Sure, it is easy to be nostalgic about the way we used to know our neighbors in a good way and how communities pulled together to get through a crisis. But, isn’t there some truth to the idea that those basic human characteristics we call ‘kindness’ and ‘forgiveness’ were more generally practiced in the past than today? If that statement is even partially true, what would it take to bring back those simple but important practices into these times? Perhaps, it is as simple as riding a bike – once you learn how, you never forget.

At least, that’s what those who know how tell me.

Prayer: Most gracious God, help us to be kind and forgiving to one another;  not because we are told to, but because we know it is the right way to live.

In Jesus’ strong name we pray. Amen.

Rev. Dr. Gary S. Eller
President, Omaha Presbyterian Seminary Foundation
Omaha, Nebraska

From the Pulpit – “Serenity Now?”

Reinhold Niebuhr, a famous American theologian from Missouri, is given credit for writing the “Serenity Prayer” in the 1940s. The generation that lived through World War Two certainly knew that the times were far from peaceful and that tomorrow was often unpredictable. Many people of great faith and less have turned to Niebuhr’s prayer to steady their nerves ever since.

There are two versions of the prayer, a shorter and longer version. The better-known short form is, “Lord, grant me the serenity to accept the things I cannot change, the courage to change the things that I can, and the wisdom to know the difference.” If you are familiar with the Serenity Prayer, that is probably the one you recognize. And, as it is, that prayer is both comforting and reassuring during uncertain times.

However, that’s not all that Niebuhr wrote. The longer, less recognized version, adds:

“Living one day at a time,
Enjoying one moment at a time.
Accepting hardship as a pathway to peace,
Taking, as he did, this sinful world as it is,
Not as I would like it.
Trusting that he will make all things right,
If I surrender to his will.
That I may be reasonably happy in this world,
And supremely happy in the next.”

Maybe the next time you feel shaken to your soul by events in our world, you will draw on the Serenity Prayer for support and hope. And, perhaps, you will find the longer version meets your needs better than the briefer prayer. In either case, who would not want an authentic moment of peace and reassurance now?

Rev. Dr. Gary S. Eller
President, Omaha Presbyterian Seminary Foundation
Omaha, Nebraska

From the Pulpit – “Is There a Plan?”

A truism that you often hear is “working without a plan is planning to fail.” Most start-up businesses put together at least a basic “business plan” and lenders require them. They can be simple or complex; but, you have to have one.

Who would want to board an airplane if they knew that there was no flight plan? Who would start a construction project without an architectural plan? What kind of coach would send a team into the next Big Game without a game plan? You get the idea. Planning matters.

So, is there a Master Plan for all of us? Some grand design that includes everyone and everything? A plan done not by human hands or massive computers, but a Creator’s Plan? Not necessarily an every step, every move kind of plan; but, a purposive direction that gives shape and form and meaning to life?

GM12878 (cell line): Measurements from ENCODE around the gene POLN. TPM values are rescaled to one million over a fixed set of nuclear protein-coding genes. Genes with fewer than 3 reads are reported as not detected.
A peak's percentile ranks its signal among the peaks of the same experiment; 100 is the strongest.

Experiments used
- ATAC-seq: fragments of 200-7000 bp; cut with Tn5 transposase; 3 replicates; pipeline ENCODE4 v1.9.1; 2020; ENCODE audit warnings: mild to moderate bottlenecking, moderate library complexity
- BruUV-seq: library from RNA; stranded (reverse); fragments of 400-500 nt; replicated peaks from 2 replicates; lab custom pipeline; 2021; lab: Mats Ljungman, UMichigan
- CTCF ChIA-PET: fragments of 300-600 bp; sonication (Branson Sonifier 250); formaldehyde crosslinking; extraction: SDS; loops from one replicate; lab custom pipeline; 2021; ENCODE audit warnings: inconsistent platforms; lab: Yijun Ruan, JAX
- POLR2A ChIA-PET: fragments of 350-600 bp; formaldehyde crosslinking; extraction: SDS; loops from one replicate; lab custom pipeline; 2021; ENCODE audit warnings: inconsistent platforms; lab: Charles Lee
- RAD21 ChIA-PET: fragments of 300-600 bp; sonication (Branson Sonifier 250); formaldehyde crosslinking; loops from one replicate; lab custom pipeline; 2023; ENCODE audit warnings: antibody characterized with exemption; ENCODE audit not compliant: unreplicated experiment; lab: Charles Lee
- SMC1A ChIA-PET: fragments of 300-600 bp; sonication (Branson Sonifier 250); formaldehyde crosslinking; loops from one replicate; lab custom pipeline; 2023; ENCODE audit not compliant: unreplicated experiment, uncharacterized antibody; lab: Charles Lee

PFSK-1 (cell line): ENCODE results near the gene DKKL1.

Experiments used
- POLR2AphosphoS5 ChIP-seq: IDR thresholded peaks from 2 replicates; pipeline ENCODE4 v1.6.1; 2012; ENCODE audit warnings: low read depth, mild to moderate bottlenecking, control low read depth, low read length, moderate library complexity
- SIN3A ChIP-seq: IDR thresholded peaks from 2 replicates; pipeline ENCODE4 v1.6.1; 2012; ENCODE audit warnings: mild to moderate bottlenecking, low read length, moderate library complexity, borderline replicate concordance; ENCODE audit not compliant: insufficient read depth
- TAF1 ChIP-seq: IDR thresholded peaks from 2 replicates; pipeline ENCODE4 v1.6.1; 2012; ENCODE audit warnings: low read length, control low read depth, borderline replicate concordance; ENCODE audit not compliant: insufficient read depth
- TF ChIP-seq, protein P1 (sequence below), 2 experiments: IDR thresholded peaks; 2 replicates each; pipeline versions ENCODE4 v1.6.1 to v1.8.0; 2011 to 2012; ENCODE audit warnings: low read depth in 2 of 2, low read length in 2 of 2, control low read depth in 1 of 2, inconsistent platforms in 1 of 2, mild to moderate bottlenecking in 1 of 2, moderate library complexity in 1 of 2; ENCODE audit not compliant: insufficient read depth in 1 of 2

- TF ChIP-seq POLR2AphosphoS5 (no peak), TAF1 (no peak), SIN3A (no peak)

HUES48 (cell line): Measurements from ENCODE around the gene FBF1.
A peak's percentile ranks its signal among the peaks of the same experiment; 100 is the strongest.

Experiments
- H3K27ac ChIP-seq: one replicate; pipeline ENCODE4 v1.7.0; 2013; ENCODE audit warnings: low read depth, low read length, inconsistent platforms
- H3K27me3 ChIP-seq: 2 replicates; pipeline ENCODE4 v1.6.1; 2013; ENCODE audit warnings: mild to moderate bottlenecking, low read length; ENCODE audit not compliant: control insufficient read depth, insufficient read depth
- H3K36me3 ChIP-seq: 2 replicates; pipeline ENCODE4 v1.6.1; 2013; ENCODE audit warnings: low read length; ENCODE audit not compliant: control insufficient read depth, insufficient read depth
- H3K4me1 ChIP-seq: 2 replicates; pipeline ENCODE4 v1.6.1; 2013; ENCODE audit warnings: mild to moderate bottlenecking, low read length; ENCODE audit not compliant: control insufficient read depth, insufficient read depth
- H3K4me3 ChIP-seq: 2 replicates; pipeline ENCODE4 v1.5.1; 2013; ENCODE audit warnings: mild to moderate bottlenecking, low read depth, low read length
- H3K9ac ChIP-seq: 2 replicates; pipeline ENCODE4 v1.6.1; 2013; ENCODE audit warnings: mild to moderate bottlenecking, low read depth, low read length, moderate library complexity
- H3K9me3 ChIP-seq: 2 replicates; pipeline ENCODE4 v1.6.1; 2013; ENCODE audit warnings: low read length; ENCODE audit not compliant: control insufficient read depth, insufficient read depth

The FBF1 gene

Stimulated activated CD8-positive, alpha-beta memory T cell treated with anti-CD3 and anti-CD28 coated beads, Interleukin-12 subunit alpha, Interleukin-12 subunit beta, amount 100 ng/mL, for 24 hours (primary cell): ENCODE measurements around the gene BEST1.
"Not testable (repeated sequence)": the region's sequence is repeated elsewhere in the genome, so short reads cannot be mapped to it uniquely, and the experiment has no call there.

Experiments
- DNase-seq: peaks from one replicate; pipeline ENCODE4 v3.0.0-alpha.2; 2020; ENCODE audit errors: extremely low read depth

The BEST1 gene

Many people think so. They will tell you, “God has a plan for my life.” And they believe it. The same folks might add, “God has a plan for everyone and all creation.” They base their beliefs on what they find in the Bible and what they have heard in church and from important people in their lives. Theologians might say that they have a sense of the providence of God – that there is a design, pattern, direction to things established by a Higher Power than any of us.

We discuss just this sort of theological issue in our Bible class Mondays and Thursdays at Gethsemane. We ask things like, Do you have to believe in a Divine Plan to be a Christian?

In these uncertain times with a pandemic and economic distress, many people say it is impossible to plan beyond three months. That may indeed be true of our plans, but that does not at all rule out that our Creator has a Plan beyond our imagining.

What do you think about that one? If we believe that there is a Creator’s Plan, then how would that affect the plans and decisions that we make, big and small? How would it change the plans you are making today? Perhaps it is true, “We plan, God laughs.”

Rev. Dr. Gary S. Eller
President, Omaha Presbyterian Seminary Foundation
Omaha, Nebraska

From the Pulpit – “Healing”

Prayer: Gracious God, You are our Creator, Sustainer, and Redeemer. You give us the gift of life. We pray not only for strength of body, but also for hopeful spirits. These things we ask in the name of the One who is the Divine Healer, Jesus Christ our Lord. Amen.

Over the centuries, healing as part of the mission of God has been readily accepted. From blind Bartimaeus standing outside the city gate to Legion, the demoniac-wrecked soul living in the tombs, healing has been frontpage news. “I was sick,” said Jesus, “and you took me in.” (Matthew 25)

In the New Testament, one-third of those healed are women. Another one-third are social outcasts including several Samaritans. One out of every five verses in the Gospels of Matthew, Mark, and Luke are about healing. You could say that healing represents the long embrace of God’s love.

There is more of the same in the letters of Paul. A constant theme in Paul’s correspondence is that the church has a special mission to those who are hurt, despairing, and ill. Moreover, he includes the gift of healing as one of the spiritual gifts (I Corinthians 12:9, 28). From the beginning of Christianity, healing stood out as a difference-maker in the church’s mission.

The church of the first three centuries after Jesus’ earthly ministry did what the Roman Empire did not do. Christians risked their lives to care for babies and children abandoned in the streets to die. The church ministered to the sick and dying during plagues. The Romans only cared for Roman citizens. Everybody else was on their own.

Romans thought that compassion and caring for others were senseless notions. But Christians valued loving-kindness and mercy as logical extensions of faith. Why, Christians buried their dead. Romans did not. They thought of Christians as some kind of oddball “burial society.”